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  Partner: Boyce Ditto Public Library
Aerial View of Camp Wolters
The only information about this photograph appears to be the written legends on it: [At its top] MW-4 AERIAL VIEW OF CAMP WOLTERS, TEXAS [At its bottom] PHOTO BY AERIAL PHOTO SERVICE KALAMAZOO--DALLAS 1B-H586 Camp Wolters was the predecessor of Fort Wolters in Mineral Wells. texashistory.unt.edu/ark:/67531/metapth39205/
[The Woodmen of the World Convention at the Chautauqua]
The caption of this picture, shown on page 50 of "Time Was..." by A. F. Weaver, states: "Part of the Woodmen of the World convention men gathered in front of the Chautauqua [building] for this picture in 1911. Many thousand attended." Note the men in two of the trees to the right of the observer, and also those sitting on top of the sign at the left of the picture. The building was demolished, probably during the following year, 1912. texashistory.unt.edu/ark:/67531/metapth39214/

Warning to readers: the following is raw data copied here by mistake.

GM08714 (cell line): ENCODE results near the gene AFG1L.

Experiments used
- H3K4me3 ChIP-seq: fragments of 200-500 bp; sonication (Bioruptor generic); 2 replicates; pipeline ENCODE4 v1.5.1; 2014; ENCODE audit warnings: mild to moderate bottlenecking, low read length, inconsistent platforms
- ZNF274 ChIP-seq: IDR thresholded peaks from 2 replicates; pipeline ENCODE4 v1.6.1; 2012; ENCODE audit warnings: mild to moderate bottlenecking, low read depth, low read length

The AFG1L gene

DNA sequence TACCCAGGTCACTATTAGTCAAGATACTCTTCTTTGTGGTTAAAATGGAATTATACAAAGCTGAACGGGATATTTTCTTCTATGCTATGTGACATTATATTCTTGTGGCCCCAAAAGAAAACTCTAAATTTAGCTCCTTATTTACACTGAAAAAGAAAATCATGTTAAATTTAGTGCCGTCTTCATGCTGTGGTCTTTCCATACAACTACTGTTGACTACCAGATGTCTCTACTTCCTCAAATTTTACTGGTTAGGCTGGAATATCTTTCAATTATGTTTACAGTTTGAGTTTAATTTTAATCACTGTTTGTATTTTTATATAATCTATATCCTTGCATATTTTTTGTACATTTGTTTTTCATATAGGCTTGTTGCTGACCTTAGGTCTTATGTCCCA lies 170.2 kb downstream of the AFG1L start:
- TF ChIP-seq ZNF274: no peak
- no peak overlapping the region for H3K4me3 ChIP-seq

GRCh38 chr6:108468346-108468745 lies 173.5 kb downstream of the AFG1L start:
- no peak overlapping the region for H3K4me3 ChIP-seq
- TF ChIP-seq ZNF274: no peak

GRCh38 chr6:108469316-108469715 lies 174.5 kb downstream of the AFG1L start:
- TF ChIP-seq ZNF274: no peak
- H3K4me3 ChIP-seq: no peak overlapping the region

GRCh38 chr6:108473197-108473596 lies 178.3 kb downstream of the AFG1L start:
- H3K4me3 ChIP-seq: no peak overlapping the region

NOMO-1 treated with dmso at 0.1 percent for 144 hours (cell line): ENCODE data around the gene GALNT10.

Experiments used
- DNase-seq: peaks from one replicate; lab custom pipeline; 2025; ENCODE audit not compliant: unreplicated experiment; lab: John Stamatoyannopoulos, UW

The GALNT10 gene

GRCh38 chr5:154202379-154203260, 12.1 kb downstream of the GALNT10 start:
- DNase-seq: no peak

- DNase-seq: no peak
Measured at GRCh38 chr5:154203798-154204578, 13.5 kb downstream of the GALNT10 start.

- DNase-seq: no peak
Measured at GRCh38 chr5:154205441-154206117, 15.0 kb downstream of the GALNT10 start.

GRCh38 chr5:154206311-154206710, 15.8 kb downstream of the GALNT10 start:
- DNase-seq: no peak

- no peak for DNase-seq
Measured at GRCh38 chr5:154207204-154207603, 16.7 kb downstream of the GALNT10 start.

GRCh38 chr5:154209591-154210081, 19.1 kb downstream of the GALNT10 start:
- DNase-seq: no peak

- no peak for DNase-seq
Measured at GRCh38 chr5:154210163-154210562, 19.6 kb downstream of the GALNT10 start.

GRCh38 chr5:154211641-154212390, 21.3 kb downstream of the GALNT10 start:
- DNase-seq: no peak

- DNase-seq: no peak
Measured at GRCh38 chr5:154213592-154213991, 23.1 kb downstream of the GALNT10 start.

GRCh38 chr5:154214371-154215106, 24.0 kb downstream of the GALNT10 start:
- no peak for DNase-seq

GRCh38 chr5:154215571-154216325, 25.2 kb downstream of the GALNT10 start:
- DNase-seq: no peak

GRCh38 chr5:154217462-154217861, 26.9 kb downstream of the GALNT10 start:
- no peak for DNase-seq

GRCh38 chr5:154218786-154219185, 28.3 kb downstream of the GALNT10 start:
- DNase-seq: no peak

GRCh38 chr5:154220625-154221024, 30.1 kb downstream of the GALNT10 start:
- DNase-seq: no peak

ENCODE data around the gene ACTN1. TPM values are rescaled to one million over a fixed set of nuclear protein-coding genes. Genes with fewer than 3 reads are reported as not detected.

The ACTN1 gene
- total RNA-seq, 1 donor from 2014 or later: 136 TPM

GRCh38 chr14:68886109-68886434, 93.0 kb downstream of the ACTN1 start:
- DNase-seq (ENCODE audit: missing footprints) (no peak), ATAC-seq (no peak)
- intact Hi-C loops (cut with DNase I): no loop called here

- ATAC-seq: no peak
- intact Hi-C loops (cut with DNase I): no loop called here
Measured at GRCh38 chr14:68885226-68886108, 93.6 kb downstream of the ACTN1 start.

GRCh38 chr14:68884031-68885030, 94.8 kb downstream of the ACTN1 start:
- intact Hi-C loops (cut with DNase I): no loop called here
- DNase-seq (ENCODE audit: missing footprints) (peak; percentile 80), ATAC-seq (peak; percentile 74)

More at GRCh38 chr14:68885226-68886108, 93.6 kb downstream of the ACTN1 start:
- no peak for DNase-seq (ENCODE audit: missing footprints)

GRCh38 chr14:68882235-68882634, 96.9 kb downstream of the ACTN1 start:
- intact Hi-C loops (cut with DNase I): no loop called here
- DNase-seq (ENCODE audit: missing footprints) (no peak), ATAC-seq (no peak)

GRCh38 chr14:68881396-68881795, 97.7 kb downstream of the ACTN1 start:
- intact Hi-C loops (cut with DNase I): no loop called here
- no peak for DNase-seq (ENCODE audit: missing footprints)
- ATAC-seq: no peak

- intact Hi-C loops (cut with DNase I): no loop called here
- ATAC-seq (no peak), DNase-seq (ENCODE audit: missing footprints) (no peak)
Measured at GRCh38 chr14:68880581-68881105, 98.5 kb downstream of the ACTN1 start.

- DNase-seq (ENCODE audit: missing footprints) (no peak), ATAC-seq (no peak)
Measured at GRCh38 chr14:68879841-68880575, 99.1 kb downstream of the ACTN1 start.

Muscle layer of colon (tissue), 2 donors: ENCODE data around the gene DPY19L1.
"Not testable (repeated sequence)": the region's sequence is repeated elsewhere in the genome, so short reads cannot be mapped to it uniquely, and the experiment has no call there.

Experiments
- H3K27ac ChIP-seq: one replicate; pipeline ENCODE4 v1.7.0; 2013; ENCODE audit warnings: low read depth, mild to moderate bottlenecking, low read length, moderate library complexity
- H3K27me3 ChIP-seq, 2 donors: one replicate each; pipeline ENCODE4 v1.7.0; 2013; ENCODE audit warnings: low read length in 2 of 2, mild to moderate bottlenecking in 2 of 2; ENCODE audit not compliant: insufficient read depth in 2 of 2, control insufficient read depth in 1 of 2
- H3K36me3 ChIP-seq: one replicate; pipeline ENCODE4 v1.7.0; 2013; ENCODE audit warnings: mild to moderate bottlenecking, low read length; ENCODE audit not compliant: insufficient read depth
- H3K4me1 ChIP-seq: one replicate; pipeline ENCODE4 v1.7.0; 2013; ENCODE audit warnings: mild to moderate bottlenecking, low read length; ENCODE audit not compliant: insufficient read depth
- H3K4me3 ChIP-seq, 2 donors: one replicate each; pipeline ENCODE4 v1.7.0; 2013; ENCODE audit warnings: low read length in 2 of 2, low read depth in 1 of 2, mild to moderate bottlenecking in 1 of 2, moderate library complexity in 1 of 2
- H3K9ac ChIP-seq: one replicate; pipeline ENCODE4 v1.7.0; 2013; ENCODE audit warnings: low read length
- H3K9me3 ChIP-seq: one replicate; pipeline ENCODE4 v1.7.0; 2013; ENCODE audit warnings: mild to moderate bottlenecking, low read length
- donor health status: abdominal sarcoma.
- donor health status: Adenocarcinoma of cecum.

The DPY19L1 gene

[A Window in the "Texas Carlsbad Water"]
This photograph illustrates one of the painted-glass windows that was installed around 1915 at the Texas Carlsbad Water. It shows a bottle of "#3", extolling its efficacy against "Stomach and Liver Disorders. The Texas Carlsbad Water no longer [in 2012] exists. The picture occurs in A.F. Weaver's "TIME WAS in Mineral Wells...." on page 63. texashistory.unt.edu/ark:/67531/metapth39228/
[The Smith Memorial at Elmwood Cemetery]
This is a picture of a monument that is to be found in the Elmwood Cemetery. Two Confederate soldiers with rifles (who presumably never went to war) stand at the top of a scrolled pediment that bears the number "32" amidst foliage. Beneath it are crossed sabres. At the very bottom. under the name "Smith", is the motto: "Charity and Humanity Our Religion" in raised letters. This monument may be the grave of the Cicero Smith family. He was the President of Lake View Scenic Railway, also known as the Dinkey Cars. texashistory.unt.edu/ark:/67531/metapth39250/
[Bill Cameron in Front of Old "Index" Building]
Bill Cameron stands before the old "Index" Building--on Northwest First Avenue (across from the Crazy Water Building). texashistory.unt.edu/ark:/67531/metapth39254/
[Twenty Men and One Woman in Front of a Building]
Illustrated here are 20 unidentified men (some in uniform) and 1 unidentified woman standing in front of an unidentified building. Four of the men have removed their hats. The dress of the woman suggests the early 1920's. The occasion is not known. The photograph taken by Young's Studio of Mineral Wells, Texas. texashistory.unt.edu/ark:/67531/metapth39252/
Convention Hall